Out of one, many: Regulation of cytokinesis in Plasmodium falciparum, the human malaria parasite
Rudlaff, Rachel Marie
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CitationRudlaff, Rachel Marie. 2020. Out of one, many: Regulation of cytokinesis in Plasmodium falciparum, the human malaria parasite. Doctoral dissertation, Harvard University, Graduate School of Arts & Sciences.
AbstractPlasmodium parasites cause malaria, a devastating disease that, despite significant public health interventions, continues to cause approximately 200 million cases and 400,000 deaths each year. T¬¬he symptoms of malaria are driven by parasite growth and exponential expansion within human red blood cells (RBCs). Importantly, during this stage Plasmodium parasites produce 20-36 daughter cells per 48-hour round of replication, vastly increasing the burden of infection each cycle. There is a dearth of knowledge on how this unique process of cell division is governed. Here, we investigate protein and ultrastructural features important for Plasmodium cytokinesis.
First, we describe a novel member of the Plasmodium falciparum contractile ring machinery, PfCINCH. To produce dozens of daughter cells, or merozoites, per replication cycle, the parasite first undergoes several rounds of nuclear replication and organellar expansion without cytokinesis. Then, in a final round of budding, the parasite drives membranes inward to partition individual merozoites and their cognate organelles. In Plasmodium, this process was hypothesized to require a specialized contractile ring, the basal complex, but this had not been functionally evaluated. Here, we identify a conserved Plasmodium protein of previously unknown function, PF3D7_0407800, which we named PfCINCH, as a novel member of the basal complex and show that PfCINCH is required for daughter cell individualization. Additionally, we identify a suite of novel basal complex members through PfCINCH immunoprecipitation. This work provides a foundation from which the mechanistic drivers of basal complex formation can be explored.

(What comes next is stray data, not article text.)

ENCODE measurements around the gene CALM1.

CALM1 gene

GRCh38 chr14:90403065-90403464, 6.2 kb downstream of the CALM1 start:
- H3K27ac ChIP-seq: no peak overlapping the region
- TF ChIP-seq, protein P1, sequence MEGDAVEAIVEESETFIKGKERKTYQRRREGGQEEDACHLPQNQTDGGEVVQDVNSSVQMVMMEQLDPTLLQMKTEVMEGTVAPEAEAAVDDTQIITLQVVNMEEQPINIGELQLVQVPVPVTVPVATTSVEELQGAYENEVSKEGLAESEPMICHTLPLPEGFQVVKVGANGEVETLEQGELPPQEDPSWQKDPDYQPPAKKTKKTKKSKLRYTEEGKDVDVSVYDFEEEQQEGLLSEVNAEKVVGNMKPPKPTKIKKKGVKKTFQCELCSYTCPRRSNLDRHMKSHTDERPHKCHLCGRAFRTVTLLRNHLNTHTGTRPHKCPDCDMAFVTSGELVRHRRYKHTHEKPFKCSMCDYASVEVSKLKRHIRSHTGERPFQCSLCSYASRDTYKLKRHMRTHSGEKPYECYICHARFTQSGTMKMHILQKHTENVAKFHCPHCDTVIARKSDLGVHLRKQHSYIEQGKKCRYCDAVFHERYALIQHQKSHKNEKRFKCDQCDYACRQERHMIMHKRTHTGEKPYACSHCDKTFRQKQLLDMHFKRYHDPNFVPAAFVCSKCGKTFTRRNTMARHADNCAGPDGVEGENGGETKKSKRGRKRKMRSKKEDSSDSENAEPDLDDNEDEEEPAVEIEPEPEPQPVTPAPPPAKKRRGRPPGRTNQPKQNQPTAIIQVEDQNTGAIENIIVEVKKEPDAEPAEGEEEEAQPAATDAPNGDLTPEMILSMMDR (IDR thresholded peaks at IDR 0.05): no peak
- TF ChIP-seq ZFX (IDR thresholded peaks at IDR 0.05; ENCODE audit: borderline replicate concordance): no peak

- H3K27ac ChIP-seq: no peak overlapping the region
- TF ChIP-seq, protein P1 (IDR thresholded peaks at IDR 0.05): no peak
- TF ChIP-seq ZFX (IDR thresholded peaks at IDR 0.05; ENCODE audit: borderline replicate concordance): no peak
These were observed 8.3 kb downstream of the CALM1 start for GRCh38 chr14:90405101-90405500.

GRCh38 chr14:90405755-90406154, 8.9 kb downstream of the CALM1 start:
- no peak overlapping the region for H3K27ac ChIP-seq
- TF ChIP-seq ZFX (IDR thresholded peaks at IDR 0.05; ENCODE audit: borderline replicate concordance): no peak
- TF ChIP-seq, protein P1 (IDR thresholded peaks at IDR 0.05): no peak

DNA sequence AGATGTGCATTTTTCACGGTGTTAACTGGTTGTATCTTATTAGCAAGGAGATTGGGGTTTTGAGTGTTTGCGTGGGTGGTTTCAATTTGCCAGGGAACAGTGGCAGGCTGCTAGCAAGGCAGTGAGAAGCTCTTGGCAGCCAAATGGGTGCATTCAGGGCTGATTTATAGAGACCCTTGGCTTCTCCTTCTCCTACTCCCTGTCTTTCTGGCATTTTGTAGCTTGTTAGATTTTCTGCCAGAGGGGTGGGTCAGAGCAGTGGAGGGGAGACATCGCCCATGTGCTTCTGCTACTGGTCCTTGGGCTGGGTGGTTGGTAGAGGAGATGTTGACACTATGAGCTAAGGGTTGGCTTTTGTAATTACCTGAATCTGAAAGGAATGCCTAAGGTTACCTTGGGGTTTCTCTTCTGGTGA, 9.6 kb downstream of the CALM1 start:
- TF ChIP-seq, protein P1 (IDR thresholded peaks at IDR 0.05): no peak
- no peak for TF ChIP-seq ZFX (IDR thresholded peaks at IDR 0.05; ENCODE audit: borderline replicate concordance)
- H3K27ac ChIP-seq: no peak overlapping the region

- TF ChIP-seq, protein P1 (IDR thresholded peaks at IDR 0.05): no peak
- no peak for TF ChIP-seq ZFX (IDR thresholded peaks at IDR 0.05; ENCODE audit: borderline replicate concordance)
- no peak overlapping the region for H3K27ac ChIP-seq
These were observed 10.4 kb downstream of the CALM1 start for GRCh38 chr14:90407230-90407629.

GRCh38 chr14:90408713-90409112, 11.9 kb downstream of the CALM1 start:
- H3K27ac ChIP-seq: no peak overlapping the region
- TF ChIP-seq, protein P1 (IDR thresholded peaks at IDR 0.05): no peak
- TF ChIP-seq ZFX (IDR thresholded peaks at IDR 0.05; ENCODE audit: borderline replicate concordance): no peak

Next, we examine cytokinesis in Plasmodium falciparum using the volume electron microscopy technique FIB-SEM. FIB-SEM allows visualization of parasite ultrastructure with lateral and axial resolution in the single-digit nanoscale. Previously, it was hypothesized that the final round of nuclear division in schizogony occurs synchronously and simultaneously with cytokinesis. Here, we show that this round occurs asynchronously – nearly all cells at mid-division contain both 2n and 1n nuclei. Furthermore, we provide the most detailed evidence yet that daughter cells are produced in multiples of two and that the parasite can produce 20-36 daughters per mother.
Taken together, this work provides a more detailed understanding of the unique process of Plasmodium cell division.
Citable link to this pagehttps://nrs.harvard.edu/URN-3:HUL.INSTREPOS:37365994
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